This is a partial transcript from On the Record with Greta Van Susteren, March 11, 2004 that has been edited for clarity.

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GRETA VAN SUSTEREN, HOST: More than 190 people are dead after terrorist bombs exploded in trains and stations along a commuter rail line in Madrid (search), Spain, on Thursday.

What's to stop a similar attack from happening here in the United States? Joining us from Washington is national security reporter Bill Gertz of The Washington Times.

All right, Bill, what's to prevent it from happening here in the United States? Our subways and trains are virtually unguarded.

BILL GERTZ, WASHINGTON TIMES: There is almost nothing preventing a major terrorist attack on a train, even here in the nation's capital. There is a long section of a train tunnel that passes right under the Capitol, which is highly vulnerable. I've talked to a number of security officials who are very concerned about it. The ultimate nightmare scenario there is that one of these freight trains carrying some kind of chemicals could be exploded underground and you'd have a huge disaster in the Capitol. The train system is very, vulnerable, not just in the major cities, where you have subways, as well, but also around the country, especially further out west.

VAN SUSTEREN: You know, Bill, sometimes viewers complain that we may be sending signals to terrorists by telling them the trains and subways are unguarded. But it certainly is no secret. You get on a train, and no one checks their package. I don't know if that may paralyze transportation if we did have some sort of security system. But this is no secret, is it?

GERTZ: No. And it's a totally different system than the airline system. You know, we've really tightened down security. You can't get near an airliner without going through several levels of security. That's not the case with trains. And of course, the more local you go, the easier it gets, of course, in a mass transit subway in major cities and then some of the national Amtrak lines, as well.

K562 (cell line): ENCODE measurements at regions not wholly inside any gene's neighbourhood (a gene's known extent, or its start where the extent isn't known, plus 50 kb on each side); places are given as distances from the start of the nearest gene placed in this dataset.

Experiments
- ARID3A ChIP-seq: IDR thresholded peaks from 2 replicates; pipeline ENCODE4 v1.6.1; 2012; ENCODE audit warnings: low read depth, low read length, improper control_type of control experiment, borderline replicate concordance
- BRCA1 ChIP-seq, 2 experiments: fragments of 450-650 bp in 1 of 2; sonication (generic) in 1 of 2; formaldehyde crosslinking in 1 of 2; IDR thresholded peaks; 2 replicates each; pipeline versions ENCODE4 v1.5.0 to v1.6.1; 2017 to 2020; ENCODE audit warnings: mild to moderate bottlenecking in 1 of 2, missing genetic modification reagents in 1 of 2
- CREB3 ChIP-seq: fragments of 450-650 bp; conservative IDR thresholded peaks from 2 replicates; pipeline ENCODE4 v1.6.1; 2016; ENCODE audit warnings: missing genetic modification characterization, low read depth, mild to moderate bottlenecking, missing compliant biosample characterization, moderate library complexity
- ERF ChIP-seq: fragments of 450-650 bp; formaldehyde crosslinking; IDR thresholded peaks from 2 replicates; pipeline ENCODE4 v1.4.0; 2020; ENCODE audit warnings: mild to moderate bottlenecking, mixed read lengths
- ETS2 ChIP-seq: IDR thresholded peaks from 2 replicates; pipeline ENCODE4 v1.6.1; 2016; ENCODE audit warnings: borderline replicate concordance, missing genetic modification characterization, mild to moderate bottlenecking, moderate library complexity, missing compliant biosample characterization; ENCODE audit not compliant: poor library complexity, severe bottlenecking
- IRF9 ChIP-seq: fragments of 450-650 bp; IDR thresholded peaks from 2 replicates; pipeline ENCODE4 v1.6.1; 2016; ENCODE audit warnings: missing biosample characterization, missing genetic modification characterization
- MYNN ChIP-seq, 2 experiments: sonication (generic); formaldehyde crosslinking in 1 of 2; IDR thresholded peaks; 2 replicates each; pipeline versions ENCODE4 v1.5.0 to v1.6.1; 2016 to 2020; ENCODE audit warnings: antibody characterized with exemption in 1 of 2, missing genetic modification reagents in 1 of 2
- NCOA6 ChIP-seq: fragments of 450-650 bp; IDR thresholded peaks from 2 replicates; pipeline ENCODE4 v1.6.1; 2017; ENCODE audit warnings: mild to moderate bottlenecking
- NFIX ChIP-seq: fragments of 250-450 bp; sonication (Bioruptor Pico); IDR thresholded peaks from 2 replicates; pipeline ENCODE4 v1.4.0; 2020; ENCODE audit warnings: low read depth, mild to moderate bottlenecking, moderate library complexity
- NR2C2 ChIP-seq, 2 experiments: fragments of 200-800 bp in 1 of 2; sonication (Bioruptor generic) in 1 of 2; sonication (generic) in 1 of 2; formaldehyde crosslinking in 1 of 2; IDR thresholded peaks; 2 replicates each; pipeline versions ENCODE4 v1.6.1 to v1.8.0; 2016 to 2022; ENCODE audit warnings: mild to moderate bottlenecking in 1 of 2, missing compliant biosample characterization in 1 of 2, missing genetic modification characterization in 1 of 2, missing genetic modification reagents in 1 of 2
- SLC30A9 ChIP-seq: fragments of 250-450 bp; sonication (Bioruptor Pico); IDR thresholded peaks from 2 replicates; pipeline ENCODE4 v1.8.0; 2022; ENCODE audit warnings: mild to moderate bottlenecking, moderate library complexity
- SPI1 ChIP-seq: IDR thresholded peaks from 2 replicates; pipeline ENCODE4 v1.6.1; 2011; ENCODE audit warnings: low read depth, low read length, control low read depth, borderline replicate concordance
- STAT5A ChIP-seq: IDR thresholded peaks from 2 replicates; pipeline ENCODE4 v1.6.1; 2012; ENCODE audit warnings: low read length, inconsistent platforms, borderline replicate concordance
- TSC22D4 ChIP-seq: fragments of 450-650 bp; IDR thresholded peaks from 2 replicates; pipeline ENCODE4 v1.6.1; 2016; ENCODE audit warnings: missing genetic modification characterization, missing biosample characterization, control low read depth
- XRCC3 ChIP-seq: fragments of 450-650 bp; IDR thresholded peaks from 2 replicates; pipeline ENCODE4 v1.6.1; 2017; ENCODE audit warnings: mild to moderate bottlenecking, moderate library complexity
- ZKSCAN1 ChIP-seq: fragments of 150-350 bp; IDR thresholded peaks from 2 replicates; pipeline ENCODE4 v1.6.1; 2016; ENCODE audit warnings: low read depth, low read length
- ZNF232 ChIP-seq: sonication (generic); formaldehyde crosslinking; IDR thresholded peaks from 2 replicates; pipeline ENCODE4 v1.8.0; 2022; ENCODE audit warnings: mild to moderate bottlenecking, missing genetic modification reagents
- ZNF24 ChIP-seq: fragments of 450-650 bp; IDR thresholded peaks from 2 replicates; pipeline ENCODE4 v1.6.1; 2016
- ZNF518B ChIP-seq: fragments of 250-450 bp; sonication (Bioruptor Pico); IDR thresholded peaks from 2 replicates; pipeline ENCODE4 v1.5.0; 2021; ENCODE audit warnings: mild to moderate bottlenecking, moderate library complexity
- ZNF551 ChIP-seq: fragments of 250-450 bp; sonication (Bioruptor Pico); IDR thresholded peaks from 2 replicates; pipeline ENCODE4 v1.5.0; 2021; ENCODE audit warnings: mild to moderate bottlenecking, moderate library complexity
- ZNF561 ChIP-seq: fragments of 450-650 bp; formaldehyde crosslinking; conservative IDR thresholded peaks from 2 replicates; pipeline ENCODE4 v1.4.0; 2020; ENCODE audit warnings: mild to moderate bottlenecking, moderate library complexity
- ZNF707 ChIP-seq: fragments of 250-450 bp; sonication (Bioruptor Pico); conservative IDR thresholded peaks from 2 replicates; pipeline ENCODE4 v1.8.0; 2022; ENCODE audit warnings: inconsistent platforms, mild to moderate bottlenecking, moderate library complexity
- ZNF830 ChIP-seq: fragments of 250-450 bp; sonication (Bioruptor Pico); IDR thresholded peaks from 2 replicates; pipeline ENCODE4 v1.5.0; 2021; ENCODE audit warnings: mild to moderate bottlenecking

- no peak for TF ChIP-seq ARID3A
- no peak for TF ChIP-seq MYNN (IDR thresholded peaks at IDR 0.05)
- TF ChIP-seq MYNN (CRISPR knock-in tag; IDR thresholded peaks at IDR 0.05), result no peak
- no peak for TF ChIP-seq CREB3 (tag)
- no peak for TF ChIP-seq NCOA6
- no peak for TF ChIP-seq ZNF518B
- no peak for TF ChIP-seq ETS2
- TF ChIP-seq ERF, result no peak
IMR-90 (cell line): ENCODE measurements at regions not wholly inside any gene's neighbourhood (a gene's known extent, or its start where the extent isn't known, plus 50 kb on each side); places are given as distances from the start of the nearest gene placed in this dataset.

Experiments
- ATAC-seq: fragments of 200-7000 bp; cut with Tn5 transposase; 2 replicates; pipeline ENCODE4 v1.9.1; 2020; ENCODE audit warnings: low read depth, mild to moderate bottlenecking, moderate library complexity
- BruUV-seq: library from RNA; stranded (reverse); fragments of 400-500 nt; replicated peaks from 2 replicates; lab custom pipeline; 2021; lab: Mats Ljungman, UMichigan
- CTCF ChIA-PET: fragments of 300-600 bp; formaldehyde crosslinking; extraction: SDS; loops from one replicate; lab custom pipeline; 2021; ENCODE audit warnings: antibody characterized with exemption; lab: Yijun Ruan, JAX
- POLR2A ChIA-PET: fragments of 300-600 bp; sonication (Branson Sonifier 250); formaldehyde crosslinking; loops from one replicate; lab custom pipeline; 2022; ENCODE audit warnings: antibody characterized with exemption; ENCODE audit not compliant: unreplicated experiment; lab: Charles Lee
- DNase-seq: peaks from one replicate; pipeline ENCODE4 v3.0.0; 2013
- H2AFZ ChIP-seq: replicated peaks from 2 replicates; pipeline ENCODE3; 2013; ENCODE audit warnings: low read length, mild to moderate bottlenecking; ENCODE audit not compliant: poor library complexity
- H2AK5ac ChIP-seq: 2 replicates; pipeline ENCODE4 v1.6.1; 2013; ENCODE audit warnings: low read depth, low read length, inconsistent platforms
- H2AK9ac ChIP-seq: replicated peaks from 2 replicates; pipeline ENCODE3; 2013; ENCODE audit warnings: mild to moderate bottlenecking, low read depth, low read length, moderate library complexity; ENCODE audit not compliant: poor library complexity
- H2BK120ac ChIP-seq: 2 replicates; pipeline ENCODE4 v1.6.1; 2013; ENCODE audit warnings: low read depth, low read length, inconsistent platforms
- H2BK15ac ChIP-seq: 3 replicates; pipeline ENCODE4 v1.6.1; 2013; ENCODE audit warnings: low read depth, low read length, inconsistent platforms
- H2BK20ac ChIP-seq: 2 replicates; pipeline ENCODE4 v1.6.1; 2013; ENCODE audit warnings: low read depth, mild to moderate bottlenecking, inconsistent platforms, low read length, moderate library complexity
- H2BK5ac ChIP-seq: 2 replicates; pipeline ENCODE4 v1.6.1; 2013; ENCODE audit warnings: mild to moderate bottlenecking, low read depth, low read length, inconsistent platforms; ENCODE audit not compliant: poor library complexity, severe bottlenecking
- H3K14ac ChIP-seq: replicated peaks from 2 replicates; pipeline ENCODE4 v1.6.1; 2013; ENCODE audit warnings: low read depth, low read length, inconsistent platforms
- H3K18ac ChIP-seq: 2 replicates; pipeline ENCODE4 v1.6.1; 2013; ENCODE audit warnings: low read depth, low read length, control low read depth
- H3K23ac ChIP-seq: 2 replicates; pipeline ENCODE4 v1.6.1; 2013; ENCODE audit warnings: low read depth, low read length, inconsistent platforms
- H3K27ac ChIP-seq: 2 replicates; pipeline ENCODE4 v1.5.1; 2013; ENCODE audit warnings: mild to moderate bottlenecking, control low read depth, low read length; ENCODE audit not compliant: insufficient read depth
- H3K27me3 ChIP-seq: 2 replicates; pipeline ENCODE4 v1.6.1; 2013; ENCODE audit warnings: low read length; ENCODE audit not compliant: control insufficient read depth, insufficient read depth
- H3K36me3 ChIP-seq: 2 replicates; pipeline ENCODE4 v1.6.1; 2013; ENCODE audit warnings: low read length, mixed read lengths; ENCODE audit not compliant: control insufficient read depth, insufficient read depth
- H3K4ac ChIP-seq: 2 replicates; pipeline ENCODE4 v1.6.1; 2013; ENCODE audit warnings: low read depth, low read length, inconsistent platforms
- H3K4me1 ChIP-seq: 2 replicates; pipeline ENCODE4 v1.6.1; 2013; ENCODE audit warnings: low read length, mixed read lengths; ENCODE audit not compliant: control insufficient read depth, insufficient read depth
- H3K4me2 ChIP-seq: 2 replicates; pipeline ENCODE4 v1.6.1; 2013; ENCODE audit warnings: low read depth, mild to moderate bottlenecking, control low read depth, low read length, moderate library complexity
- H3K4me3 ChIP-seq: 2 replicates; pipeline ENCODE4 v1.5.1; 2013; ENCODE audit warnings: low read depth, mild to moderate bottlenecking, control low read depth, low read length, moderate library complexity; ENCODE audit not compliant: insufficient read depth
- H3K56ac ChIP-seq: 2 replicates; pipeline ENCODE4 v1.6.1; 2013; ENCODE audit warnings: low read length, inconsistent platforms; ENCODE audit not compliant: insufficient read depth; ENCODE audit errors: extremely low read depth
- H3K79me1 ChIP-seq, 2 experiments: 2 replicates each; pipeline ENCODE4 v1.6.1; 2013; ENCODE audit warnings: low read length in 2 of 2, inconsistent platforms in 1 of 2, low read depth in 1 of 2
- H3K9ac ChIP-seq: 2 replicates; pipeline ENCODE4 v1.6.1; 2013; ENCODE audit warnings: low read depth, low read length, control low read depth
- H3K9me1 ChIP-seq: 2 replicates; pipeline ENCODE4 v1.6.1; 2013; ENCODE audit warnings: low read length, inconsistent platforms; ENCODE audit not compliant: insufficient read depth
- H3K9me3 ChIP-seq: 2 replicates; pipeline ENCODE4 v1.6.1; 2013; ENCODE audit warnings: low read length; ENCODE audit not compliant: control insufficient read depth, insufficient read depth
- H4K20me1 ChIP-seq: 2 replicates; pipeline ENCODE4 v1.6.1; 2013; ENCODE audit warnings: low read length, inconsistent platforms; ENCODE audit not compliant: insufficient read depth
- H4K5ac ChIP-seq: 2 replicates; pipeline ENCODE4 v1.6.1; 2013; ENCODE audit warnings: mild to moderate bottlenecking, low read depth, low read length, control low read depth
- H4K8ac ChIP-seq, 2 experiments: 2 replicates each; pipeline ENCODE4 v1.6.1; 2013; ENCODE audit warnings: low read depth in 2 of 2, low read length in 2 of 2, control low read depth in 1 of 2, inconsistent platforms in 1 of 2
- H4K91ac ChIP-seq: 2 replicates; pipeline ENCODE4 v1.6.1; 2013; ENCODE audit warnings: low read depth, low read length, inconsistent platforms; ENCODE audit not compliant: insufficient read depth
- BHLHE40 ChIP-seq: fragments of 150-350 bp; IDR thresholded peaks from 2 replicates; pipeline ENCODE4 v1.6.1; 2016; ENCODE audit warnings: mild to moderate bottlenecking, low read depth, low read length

VAN SUSTEREN: Why isn't anyone doing anything, Bill? I mean, I assume the authorities have contemplated this. But why isn't something being done? Is there nothing to do?

GERTZ: Well, it's the job of the Department of Homeland Security. I think they're aware of it. They're trying to get attention focused on the problem. And frankly, it's been very difficult. I've talked to a number of rail security people who say that we just don't have enough people to protect these systems.

VAN SUSTEREN: All right. But you say not enough. Is anything at all being done?

GERTZ: Well, there's no question that they have sent out alerts and that the mass transit system has been a target of Al Qaeda. You know, Khalid Shaikh Mohammed disclosed to debriefers last year that there was a plan to firebomb the D.C. subway in a section between Capitol Hill and downtown D.C. Luckily, that plot was never carried out, but it's an indication that these are the kinds of things that Al Qaeda is thinking about, how to do underground rail terrorist bombings. I think when it all comes down, I think we're going to find out that this bombing in Madrid was probably Al Qaeda, although it's still too early to say.

VAN SUSTEREN: What are your intelligence sources saying? Are they worried that – as Mike Emanuel reported -- at least in one written communication, they say they're 90 percent ready to hit the United States again, but the U.S. has cautioned they have lied and exaggerated, sent false communications before. Nonetheless, that's not a nice note for us to be hearing about tonight.

GERTZ: Right. And I think what we'll be hearing in the next few day that they'll probably be not raising the alert level, but at least alerting security officials on mass transit and rail systems around the country that they're going to tighten up security.

VAN SUSTEREN: But tighten up what security? I mean, that's my whole point. If there is no security, you can't very well tighten it up.

GERTZ: Well, it is true. One official told me that anybody could walk up to a slow-moving freight train and plant some kind of device on it. It's a tough question. I think they could do it if they increase security patrols around key areas. But it's going to be very difficult to watch the entire rail system. No question about that.

VAN SUSTEREN: And of course, I find that astounding, with the number of rail systems, subways, if all of a sudden tonight, we got to try to do something, we simply don't have the manpower.

Let me turn quickly to this woman who was arrested in Maryland as a spy for Iraq against the United States, an American woman. Not exactly a spy, right?

GERTZ: Right. The FBI regards this suspect as what they call an agent of influence. Not a real espionage person, someone who is trying to get information or transfer information. Her job seemed to be to kind of carry water for the regime of Saddam Hussein, and I think that if it ever goes to trial, that's kind of what they're going to show. I talked to some intelligence officials who told me that they were able to detect this woman through her contacts in New York with Iraqi diplomats, and that they were able to confirm those contacts and her role with supporting Iraq through documents obtained from the Iraqi intelligence service in Iraq after the war.

VAN SUSTEREN: All right, Bill. Thank you.

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